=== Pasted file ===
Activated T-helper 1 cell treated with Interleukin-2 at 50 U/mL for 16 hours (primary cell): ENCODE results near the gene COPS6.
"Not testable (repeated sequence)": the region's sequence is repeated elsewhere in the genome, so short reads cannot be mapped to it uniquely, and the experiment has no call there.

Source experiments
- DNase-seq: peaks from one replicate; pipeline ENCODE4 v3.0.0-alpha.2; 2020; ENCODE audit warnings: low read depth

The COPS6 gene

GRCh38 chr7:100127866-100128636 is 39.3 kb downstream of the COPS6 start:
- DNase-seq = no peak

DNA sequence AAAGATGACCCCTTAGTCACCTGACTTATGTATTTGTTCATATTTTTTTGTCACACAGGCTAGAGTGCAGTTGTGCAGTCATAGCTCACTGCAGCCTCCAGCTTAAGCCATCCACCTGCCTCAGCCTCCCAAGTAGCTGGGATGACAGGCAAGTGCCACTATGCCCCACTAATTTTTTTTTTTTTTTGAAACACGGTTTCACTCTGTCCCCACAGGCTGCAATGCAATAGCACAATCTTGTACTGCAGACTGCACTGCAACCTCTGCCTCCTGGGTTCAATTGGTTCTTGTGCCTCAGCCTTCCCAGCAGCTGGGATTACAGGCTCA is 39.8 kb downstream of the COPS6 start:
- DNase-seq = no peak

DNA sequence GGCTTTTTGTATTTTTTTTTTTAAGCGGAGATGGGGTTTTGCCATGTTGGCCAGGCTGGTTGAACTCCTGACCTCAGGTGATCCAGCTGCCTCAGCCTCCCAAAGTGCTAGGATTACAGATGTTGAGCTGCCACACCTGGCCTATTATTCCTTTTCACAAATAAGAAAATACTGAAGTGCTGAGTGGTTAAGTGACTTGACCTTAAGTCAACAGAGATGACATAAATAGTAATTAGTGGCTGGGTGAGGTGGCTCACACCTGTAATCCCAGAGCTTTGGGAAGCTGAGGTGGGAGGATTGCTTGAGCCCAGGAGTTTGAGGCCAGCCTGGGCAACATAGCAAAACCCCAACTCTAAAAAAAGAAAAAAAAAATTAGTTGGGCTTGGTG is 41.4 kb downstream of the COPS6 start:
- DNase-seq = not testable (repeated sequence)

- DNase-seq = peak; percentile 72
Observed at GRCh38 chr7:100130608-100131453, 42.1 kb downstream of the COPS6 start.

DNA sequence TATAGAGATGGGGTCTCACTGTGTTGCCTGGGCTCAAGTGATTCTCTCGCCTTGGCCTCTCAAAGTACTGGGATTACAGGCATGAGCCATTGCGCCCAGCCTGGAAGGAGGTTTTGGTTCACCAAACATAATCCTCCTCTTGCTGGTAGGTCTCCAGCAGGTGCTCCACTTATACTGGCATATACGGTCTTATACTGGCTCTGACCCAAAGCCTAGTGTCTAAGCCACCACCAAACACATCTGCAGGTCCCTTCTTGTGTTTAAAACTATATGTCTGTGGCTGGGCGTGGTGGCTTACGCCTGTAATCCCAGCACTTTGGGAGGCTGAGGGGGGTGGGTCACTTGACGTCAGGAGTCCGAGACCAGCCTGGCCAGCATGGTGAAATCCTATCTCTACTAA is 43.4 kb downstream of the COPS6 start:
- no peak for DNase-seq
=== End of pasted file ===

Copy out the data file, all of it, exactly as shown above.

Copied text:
Activated T-helper 1 cell treated with Interleukin-2 at 50 U/mL for 16 hours (primary cell): ENCODE results near the gene COPS6.
"Not testable (repeated sequence)": the region's sequence is repeated elsewhere in the genome, so short reads cannot be mapped to it uniquely, and the experiment has no call there.

Source experiments
- DNase-seq: peaks from one replicate; pipeline ENCODE4 v3.0.0-alpha.2; 2020; ENCODE audit warnings: low read depth

The COPS6 gene

GRCh38 chr7:100127866-100128636 is 39.3 kb downstream of the COPS6 start:
- DNase-seq = no peak

DNA sequence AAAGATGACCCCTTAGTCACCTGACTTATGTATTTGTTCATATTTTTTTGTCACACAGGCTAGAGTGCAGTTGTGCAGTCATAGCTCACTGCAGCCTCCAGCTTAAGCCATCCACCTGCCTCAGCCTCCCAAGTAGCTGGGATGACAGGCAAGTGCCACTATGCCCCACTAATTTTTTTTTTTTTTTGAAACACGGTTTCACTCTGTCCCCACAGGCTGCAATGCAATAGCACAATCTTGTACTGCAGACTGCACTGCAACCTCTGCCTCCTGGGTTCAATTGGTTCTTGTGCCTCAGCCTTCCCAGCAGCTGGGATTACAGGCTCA is 39.8 kb downstream of the COPS6 start:
- DNase-seq = no peak

DNA sequence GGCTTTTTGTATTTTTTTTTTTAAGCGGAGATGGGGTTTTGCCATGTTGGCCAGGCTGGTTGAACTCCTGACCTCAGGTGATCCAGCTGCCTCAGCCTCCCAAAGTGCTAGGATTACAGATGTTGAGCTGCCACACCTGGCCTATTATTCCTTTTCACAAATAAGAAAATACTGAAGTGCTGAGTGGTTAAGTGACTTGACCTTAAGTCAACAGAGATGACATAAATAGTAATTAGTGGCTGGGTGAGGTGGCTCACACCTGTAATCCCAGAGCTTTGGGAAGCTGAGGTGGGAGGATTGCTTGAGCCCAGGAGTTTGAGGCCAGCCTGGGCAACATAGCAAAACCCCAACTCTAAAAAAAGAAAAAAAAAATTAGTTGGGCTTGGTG is 41.4 kb downstream of the COPS6 start:
- DNase-seq = not testable (repeated sequence)

- DNase-seq = peak; percentile 72
Observed at GRCh38 chr7:100130608-100131453, 42.1 kb downstream of the COPS6 start.

DNA sequence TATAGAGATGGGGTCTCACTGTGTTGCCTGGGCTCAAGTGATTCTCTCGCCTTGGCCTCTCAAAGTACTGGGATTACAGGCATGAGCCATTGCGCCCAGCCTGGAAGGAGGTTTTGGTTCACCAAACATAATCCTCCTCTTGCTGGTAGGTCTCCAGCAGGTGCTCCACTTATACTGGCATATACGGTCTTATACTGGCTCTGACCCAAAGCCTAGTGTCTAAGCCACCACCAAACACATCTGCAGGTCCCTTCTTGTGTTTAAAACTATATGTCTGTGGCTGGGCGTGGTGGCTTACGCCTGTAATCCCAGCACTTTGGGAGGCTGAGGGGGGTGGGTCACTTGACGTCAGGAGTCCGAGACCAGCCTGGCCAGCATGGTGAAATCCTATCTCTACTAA is 43.4 kb downstream of the COPS6 start:
- no peak for DNase-seq